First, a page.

Posted By Afro-Awesome Guest contributor
On Feb 23, 2015
By Lineo ‘Feline Spirit’ Segoete/ @Lineothefeline
My mother was walking behind me one morning when she said, “Get some tissue oil for those stretch-marks on your legs”. I was taken aback, but I responded: “Mom I’m fine as I am.”
I love what I call my stripes.
They remind me I’m a mother. I am no longer a girl. They also remind me I’m not perfect, meaning I’m as perfect as I can possibly be in this body and my beauty cannot be contested.
Every time I look at my stripes I remember to never take myself too seriously, that I have other things I can obsess over aside from vanity. Inversely, they keep me aware of myself, teaching me to appreciate the body I’m in, the journey I’ve had thus far and the great times I often enjoy.
My mother meant well, she wants her girls to ALWAYS be looking on point and get the best out of life.
However what I have never told her is that I was extremely self-conscious after my daughter was born.
My breasts were no longer up-right and perky, I got stretch-marks on my thighs, lower belly and calves and I was left with a C-section scar. Initially, I went the whole tissue-oil route, wearing clothing that concealed my insecurity.
I ignored that I still had a flat belly post-childbirth, that I reverted to my original weight and that my breasts had changed, but didn’t sag.
For the first year and two months of her life, I nurtured my daughter as a stay-at-home mother and that time spent is what motivated my change in attitude. We were alone majority of the time; moments I spent in deep meditation watching that little miracle develop into a human being.
I kept a journal and played music for her as I wrote.
I would get overwhelmed with peace watching her suckle, her holding onto my breast for dear life and flashing smiles of contentment as if they were the meaning of life. I would stare at her sleeping and catch her smiling or flat-out giggling, a habit she still has seven years later.
Those little observations served as epiphanies to me. There is more to life, soul things that cannot be qualified by words.
How I viewed myself as a mother far out-weighed how the world embraced or rejected me. My confidence returned.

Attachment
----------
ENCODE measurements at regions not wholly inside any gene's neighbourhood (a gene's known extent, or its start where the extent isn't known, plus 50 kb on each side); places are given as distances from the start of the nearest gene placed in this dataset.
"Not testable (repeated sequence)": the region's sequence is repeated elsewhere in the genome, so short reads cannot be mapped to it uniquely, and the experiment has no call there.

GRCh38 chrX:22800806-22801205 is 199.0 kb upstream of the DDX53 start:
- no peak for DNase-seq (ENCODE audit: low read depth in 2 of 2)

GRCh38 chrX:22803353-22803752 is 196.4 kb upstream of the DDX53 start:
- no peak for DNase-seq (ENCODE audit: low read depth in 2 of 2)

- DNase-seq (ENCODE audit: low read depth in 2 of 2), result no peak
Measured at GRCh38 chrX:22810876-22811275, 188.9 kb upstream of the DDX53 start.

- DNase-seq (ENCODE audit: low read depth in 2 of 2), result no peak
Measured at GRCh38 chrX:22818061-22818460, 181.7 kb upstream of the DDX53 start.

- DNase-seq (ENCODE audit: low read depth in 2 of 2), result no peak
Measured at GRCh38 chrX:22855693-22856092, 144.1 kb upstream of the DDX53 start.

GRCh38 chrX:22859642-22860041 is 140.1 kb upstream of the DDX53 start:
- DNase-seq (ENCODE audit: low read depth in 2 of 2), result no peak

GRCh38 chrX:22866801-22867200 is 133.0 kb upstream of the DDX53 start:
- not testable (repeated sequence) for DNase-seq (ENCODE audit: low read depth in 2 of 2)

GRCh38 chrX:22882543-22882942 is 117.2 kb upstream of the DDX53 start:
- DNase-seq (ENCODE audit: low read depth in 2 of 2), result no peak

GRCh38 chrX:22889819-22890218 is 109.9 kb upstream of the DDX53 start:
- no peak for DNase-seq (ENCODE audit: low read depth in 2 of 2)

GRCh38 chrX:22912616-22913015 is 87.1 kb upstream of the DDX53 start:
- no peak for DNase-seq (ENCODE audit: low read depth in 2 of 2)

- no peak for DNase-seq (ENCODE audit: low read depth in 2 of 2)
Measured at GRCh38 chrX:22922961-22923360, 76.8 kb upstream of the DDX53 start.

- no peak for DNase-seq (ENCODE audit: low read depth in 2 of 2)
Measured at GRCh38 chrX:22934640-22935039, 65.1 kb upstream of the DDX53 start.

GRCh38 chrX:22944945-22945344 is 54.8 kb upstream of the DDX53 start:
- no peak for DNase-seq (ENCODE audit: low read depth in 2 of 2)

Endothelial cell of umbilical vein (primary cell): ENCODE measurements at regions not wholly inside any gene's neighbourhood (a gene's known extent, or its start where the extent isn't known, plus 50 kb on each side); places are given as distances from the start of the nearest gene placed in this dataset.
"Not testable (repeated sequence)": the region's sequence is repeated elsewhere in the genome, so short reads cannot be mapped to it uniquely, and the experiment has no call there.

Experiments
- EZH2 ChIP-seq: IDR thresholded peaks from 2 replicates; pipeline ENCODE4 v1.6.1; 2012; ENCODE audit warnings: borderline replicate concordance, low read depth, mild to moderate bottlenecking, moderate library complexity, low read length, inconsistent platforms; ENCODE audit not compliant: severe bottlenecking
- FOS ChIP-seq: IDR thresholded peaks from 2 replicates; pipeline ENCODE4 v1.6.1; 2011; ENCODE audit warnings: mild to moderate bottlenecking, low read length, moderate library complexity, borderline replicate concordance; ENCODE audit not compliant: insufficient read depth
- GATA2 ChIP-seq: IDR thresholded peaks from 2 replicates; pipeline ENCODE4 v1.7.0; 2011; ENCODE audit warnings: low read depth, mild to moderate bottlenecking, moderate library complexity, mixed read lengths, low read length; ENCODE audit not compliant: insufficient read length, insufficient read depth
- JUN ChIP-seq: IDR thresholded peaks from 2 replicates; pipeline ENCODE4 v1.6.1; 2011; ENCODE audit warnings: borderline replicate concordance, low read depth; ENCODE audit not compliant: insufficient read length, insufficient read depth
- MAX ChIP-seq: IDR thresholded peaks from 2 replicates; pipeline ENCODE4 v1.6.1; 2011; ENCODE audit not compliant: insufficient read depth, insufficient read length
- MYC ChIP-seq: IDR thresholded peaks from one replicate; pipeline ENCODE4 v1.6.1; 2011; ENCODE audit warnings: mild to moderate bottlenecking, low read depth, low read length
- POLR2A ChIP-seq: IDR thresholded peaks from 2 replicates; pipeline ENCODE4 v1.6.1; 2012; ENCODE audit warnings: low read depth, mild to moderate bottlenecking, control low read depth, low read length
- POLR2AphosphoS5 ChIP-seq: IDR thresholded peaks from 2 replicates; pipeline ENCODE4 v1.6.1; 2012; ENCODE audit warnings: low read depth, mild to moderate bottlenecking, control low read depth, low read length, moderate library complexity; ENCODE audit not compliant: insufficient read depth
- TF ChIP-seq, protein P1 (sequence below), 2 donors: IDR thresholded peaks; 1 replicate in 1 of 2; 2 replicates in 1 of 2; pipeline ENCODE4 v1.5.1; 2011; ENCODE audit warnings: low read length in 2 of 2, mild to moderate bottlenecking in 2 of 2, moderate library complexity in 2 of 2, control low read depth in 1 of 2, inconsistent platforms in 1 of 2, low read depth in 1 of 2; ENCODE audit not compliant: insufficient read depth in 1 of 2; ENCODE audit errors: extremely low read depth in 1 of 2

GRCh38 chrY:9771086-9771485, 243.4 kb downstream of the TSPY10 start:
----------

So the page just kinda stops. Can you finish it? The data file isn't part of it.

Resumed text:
I still had to grow into womanhood though, and it was a challenge becoming my type of woman rather than the one society expected. It was bad enough already that I was unmarried and getting judged for it everywhere I went.
For a few years I conformed, inhibiting my personality and wearing the mask that made me more acceptable to strangers. I won over some and others made me feel like shit regardless. I internalized how feeble the mask was because I could not please everyone and it also sunk in that the person I am did not die because I became a mother.
My child’s perception of me was all I had to care about.
As I took ownership of my personality more intently, the more my baby flourished. It hit me later that that is what being a woman was about; being true to myself and abiding by my values and not those set for me.
Being a woman meant going on dates with my flaws, getting to know my weakness and making love to my physical imperfections. It meant knowing that I am no good to my child if I am no good to myself and the best way to be honest to myself was by being open. Expressing myself openly through my art, my clothing and the relationship I have with my mind, spirituality and body are of the essence because my fulfillment is directly correlated to my ability as a mother.
I never forget that my stretch-marks –my stripes- are my honours. They are nature’s way of saying, “hey, you’ve come a long way”. And to me, they make me more beautiful because I know I am not a porcelain doll nor a vain girl stuck in a woman’s body.